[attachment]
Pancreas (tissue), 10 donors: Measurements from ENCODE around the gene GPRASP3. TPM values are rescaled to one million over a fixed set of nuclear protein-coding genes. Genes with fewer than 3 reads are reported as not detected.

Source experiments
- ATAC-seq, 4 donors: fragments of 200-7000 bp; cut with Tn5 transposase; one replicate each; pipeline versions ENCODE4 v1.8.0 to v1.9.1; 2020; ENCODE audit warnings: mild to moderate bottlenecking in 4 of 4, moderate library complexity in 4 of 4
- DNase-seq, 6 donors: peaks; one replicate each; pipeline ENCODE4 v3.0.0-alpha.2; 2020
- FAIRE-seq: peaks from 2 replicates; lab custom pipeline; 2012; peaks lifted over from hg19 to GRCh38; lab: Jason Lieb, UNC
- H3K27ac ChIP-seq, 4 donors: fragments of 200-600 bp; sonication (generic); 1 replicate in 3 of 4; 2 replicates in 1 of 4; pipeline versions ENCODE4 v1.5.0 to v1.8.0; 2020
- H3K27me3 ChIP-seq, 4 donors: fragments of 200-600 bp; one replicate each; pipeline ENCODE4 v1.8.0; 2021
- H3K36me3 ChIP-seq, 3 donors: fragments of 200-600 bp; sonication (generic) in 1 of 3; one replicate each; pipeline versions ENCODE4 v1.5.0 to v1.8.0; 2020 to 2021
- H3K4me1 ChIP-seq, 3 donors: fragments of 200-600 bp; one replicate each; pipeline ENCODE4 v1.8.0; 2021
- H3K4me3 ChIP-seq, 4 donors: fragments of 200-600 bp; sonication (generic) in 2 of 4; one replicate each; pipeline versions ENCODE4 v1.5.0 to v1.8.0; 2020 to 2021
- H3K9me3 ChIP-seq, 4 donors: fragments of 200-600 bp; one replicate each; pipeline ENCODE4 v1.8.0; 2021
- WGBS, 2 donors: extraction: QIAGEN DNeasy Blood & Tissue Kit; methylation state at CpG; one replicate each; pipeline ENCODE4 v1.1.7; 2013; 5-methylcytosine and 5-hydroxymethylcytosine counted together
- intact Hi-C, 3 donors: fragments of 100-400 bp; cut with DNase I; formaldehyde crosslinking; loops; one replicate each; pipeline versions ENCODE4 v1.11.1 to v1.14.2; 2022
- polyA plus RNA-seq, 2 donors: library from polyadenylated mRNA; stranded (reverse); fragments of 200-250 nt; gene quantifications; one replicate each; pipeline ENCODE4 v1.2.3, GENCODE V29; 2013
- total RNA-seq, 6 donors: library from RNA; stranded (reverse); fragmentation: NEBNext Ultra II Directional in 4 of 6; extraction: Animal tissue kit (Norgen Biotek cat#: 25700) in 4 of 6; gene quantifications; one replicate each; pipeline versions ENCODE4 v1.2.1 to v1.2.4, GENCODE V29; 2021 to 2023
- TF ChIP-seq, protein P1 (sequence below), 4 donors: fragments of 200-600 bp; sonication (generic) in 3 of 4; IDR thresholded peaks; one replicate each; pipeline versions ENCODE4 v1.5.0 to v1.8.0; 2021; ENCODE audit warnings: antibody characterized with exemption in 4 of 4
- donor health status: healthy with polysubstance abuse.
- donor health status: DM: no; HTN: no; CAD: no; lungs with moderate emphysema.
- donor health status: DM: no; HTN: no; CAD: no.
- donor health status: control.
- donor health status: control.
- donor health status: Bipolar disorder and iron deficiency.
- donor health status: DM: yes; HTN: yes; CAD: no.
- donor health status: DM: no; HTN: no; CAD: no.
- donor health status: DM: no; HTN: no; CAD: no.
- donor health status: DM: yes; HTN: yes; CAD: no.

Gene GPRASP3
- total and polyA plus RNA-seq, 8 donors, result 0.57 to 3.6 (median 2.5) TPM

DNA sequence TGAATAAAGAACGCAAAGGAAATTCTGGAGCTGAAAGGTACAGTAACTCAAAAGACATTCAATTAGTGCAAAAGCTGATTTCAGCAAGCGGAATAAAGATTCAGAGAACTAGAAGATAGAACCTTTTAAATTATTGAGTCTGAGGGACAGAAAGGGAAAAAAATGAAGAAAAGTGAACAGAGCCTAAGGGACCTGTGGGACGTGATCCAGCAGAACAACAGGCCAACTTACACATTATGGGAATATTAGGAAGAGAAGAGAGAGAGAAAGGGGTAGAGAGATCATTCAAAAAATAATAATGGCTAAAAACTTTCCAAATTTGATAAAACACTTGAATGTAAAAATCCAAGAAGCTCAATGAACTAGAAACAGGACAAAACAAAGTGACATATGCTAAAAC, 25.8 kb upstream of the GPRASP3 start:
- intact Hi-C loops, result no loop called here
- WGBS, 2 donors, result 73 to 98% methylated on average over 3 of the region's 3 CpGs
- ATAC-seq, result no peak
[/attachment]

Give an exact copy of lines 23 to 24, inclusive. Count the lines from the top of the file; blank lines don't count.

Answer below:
- donor health status: DM: yes; HTN: yes; CAD: no.
- donor health status: DM: no; HTN: no; CAD: no.